The book is edited by Assoc. Prof. Richard Hindmarsh, an Australian academic and co-founder of the Asia-Pacific Science, Technology and Society Network.
The essay titles are as follows:
- Nuclear Disaster at Fukushima Daiichi: Introducing the Terrain
- Social Shaping of Nuclear Safety: Before and After the Disaster
- Social Structure and Nuclear Power Siting Problems Revealed
- Megatechnology, Siting, Place and Participation
- Environmental Infrastructures of Emergency: The Formation of a Civic Radiation Monitoring
- Map during the Fukushima Disaster
- Post-Apocalyptic Citizenship and Humanitarian Hardware
- Envirotechnical Disaster at Fukushima: Nature, Technology and Politics
- Nuclear Power after 3/11: Looking Back and Thinking Ahead
- The Search for Energy Security After Fukushima Daiichi
- The Future Is Not Nuclear: Ethical Choices for Energy after Fukushima
- Nuclear Emergency Response: Atomic Priests or an International SWAT Team?
World Nuclear News reports that a former worker at the Fukushima Daiichi site has created a manga comic of his experiences. Kazuto Tatsuta won a manga competition held by large publishing company Kodansha.
Why would World Nuclear News report this? It seems the content is quite bland, "an unusual and sober depiction of the accident site and of normal people who continue to work without extreme apprehension about radiation." Workers are shown "going through strict safety and security routines, working among the water storage tanks and relaxing in the basic facilities."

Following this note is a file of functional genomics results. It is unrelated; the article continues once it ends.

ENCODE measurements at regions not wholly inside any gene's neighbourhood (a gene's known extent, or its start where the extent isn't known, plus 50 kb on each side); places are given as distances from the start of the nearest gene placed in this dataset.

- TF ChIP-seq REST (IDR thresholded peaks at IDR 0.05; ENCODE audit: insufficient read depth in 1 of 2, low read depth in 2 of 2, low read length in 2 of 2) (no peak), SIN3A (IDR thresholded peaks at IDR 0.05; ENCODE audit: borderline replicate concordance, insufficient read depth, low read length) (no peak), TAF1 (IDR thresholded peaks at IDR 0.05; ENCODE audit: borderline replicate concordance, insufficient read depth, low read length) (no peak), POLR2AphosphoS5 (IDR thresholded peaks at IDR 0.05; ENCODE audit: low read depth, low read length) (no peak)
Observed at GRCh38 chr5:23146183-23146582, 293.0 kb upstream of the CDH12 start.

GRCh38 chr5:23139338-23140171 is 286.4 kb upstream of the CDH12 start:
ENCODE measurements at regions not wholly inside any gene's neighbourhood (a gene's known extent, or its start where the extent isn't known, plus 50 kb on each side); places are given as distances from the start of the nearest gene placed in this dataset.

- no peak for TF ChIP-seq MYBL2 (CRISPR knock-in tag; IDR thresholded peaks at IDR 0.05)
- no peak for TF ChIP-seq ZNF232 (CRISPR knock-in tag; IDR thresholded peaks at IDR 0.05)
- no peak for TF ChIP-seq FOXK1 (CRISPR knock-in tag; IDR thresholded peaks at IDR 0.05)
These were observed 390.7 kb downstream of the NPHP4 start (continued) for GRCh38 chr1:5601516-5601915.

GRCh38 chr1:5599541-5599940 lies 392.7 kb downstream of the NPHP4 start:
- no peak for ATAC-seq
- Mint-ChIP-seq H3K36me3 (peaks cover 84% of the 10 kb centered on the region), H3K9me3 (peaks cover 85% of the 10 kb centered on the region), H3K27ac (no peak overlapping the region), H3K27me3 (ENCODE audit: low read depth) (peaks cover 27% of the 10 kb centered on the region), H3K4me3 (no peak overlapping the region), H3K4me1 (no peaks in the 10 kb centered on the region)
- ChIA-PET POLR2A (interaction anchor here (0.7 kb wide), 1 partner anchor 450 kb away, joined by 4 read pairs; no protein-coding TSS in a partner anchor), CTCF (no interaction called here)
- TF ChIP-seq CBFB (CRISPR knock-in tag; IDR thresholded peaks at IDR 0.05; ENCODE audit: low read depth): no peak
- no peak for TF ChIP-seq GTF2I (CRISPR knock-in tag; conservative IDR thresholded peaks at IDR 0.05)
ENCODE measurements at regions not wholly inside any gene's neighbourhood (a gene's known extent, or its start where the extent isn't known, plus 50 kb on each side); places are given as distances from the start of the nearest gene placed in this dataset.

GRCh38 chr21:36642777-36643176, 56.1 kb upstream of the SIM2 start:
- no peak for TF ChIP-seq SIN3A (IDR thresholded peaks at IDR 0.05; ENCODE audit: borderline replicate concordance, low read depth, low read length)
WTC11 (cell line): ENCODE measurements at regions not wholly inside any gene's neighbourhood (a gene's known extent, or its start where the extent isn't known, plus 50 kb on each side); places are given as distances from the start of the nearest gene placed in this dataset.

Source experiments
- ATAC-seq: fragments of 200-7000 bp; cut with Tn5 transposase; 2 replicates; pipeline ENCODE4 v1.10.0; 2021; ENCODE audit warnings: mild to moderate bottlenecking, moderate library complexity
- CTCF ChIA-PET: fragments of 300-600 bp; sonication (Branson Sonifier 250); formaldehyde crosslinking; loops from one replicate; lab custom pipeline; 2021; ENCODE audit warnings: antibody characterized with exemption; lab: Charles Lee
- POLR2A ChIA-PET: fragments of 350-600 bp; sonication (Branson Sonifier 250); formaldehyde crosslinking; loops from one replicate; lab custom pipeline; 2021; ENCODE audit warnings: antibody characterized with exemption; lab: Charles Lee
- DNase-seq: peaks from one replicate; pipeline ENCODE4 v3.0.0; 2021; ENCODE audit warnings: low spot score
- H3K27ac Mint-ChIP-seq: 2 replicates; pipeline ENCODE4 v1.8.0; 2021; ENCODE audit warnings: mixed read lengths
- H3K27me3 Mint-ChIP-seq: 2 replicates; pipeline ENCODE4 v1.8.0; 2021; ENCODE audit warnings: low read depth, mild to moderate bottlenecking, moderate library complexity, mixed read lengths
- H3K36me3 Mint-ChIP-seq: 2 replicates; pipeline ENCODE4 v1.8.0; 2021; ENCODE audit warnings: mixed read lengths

WNN, 1 Nov 2013, 'Manga shows Fukushima worker's experience', www.world-nuclear-news.org/ON-Manga-shows-Fukushima-workers-experience-0...
Who wrote the anti-nuke novel?
A novel released in September illustrates the resurgence of Japan's corrupt 'Nuclear Village' in the aftermath of the Fukushima disaster. The book, 'Genpatsu Whiteout: Another Reactor Explosion Is Inevitable: Indictment from An Elite Bureaucrat', tells a story about a rush to restart reactors shut down after March 2011, with government officials and politicians wielding powerful personal connections to fight off opposition from local leaders, activists and the media.
A guessing game is underway over the identity of the author, who appears to have an insider's knowledge of the industry. The novel says the author, Mr. Retsu Wakasugi (a pseudonym), is a graduate of the Tokyo University law department and currently works at an unidentified government ministry.
"A search for the culprit is on," Taro Kono, a politician from the governing Liberal Democratic Party, wrote in a Twitter post on September 17: "Suspected: 'someone who is a senior official at the energy agency with considerable career experience but now with lots of free time maybe as a result of being sidelined.'" Kono himself may be the inspiration for one character in the novel, described as a "lone wolf of the conservative party" with an anti-nuclear stance.
Yuka Hayashi, 19 Sept 2013, 'Fukushima Watch: Who Wrote the New Anti-Nuke Novel?', http://blogs.wsj.com/japanrealtime/2013/09/19/fukushima-watch-who-wrote-...